# Question 1037e

Nov 18, 2015

Here's what I got.

#### Explanation:

You would pick a sample of the stock solution and dilute it.

For example, let's say that you start with a $\text{100.0-mL}$ sample of the stock solution. This solution would contain

100.0color(red)(cancel(color(black)("mL"))) * (4.5 * 10^8"cells")/(1color(red)(cancel(color(black)("mL")))) = 4.5 * 10^(10)"cells"

Now, when you're diluting this solution, you're essentially keeping the number of cells constant and changing the volume of the solution.

The concentration of the cells will change not because the number of cells change, but because the volume of the solution changes.

So, what volume would you need to have in order for $4.5 \cdot {10}^{10}$ cells to represent a concentration of $4.5 \cdot {10}^{4}$ cells per mililiter?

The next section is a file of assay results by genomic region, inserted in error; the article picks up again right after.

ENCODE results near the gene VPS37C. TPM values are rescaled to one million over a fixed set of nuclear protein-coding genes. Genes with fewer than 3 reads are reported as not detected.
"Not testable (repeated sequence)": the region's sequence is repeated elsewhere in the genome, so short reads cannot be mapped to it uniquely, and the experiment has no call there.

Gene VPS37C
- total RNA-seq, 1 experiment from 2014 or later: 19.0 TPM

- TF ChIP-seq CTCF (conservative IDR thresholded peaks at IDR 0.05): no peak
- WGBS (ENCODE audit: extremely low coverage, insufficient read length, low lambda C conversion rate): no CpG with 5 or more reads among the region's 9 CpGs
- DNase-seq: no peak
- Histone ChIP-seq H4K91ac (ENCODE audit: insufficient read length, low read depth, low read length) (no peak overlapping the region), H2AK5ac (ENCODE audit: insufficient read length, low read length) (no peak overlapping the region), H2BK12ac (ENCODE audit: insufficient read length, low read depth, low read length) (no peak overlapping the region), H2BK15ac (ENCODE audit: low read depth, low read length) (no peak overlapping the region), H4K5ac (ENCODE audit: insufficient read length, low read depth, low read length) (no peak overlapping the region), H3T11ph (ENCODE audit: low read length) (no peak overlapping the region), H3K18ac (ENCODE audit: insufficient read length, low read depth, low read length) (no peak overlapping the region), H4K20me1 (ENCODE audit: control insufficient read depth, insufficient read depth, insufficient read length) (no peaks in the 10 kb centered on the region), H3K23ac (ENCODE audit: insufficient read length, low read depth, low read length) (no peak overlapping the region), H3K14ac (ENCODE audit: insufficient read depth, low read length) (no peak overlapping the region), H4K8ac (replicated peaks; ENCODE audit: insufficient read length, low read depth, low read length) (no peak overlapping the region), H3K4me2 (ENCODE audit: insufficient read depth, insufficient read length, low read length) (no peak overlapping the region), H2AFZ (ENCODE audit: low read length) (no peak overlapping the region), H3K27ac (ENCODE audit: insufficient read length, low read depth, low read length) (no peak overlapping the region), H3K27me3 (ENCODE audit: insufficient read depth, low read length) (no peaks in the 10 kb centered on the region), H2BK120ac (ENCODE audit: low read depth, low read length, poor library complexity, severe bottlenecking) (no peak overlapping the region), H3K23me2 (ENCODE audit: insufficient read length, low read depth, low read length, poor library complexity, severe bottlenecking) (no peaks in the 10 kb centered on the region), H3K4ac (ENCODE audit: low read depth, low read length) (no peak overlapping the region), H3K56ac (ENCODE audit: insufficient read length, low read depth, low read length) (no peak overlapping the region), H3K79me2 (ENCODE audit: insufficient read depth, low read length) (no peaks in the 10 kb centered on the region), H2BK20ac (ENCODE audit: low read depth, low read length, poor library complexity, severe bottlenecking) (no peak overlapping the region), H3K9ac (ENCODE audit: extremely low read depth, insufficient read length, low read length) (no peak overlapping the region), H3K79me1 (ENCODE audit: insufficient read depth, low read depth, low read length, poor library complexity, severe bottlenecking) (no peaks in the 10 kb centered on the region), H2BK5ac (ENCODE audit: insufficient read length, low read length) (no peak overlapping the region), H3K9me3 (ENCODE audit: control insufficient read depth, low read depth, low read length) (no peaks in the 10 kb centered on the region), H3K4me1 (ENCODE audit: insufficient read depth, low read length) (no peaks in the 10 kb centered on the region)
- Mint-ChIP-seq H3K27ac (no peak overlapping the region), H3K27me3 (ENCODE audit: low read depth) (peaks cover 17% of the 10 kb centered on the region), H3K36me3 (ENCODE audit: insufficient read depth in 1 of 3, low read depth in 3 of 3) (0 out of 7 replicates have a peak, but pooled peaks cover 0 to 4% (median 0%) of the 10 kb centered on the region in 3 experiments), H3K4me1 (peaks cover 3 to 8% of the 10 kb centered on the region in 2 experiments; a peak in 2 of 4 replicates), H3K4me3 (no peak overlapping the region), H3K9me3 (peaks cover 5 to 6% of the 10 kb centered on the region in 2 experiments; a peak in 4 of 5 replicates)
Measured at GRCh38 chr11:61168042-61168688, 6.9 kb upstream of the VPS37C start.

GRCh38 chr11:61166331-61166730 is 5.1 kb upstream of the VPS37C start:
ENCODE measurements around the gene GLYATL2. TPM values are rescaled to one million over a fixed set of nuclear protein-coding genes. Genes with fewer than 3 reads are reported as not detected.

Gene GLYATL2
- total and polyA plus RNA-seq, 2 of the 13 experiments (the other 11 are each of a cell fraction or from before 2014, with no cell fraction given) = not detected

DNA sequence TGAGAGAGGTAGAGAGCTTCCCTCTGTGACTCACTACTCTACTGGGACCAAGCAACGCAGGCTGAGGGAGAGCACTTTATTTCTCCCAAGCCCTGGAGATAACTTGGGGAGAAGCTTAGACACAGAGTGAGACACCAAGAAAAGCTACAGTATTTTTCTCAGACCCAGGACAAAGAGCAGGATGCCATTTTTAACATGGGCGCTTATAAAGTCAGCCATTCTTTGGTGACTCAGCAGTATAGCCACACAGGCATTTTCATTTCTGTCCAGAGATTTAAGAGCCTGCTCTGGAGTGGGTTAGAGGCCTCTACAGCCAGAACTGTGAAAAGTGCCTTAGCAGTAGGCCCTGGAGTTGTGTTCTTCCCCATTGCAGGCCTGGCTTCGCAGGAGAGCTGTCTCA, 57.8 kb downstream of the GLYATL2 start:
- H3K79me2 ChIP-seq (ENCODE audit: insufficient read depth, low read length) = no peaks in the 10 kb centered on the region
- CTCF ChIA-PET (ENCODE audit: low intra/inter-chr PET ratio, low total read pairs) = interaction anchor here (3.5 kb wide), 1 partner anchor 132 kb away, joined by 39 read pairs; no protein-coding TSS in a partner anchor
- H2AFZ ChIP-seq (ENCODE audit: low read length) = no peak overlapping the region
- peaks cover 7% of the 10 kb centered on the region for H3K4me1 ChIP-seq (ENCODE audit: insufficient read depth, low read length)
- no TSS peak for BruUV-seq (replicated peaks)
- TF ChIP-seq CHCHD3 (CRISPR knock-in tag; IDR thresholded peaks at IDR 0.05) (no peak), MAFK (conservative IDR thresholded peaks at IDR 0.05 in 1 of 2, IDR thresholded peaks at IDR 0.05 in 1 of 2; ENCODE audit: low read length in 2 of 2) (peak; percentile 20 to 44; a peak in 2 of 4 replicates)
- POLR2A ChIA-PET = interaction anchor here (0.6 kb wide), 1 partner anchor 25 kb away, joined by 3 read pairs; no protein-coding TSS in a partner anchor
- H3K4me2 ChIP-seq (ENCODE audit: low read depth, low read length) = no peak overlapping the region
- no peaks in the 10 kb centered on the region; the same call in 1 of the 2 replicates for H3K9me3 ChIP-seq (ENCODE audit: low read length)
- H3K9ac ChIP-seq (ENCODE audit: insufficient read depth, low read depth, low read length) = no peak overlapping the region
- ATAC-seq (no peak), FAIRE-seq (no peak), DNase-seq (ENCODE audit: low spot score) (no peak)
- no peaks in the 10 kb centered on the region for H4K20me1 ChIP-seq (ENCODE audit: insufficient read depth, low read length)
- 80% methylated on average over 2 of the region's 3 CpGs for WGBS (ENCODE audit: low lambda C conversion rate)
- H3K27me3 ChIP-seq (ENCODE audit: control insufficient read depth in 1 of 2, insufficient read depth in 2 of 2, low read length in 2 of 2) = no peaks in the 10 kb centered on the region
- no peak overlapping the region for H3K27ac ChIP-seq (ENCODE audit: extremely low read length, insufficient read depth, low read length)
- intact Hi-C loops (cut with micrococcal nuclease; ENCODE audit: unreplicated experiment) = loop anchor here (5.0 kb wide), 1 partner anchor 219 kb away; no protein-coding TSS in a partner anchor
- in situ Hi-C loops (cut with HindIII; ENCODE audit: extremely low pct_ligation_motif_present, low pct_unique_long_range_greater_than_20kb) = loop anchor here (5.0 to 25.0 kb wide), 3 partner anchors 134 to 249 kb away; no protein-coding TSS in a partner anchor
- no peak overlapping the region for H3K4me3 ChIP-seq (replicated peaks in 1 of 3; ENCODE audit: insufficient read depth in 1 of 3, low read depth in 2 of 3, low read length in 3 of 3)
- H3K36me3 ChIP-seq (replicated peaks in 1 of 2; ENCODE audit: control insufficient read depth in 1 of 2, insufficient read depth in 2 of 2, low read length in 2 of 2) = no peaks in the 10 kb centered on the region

4.5 * 10^10color(red)(cancel(color(black)("cells"))) * "1 mL"/(4.5 * 10^4color(red)(cancel(color(black)("cells")))) = 10^6"mL"

This means that you must add enough water to your initial $\text{100.0-mL}$ sample to make the total volume of the solution equal to ${10}^{6} \text{mL}$.

SIDE NOTE To make the calculations a little easier, pick an original sample of $\text{1.00-mL}$. You would have $4.5 \cdot {10}^{8}$ cells in this sample. The volume of the final sample would be

4.5 * 10^8color(red)(cancel(color(black)("cells"))) * "1 mL"/(4.5 * 10^4color(red)(cancel(color(black)("cells")))) = 10^4"mL"#

Therefore, you must add enough water to the original $\text{1.00-mL}$ sample to make the total volume equal to ${10}^{4} \text{mL" = "10 L}$.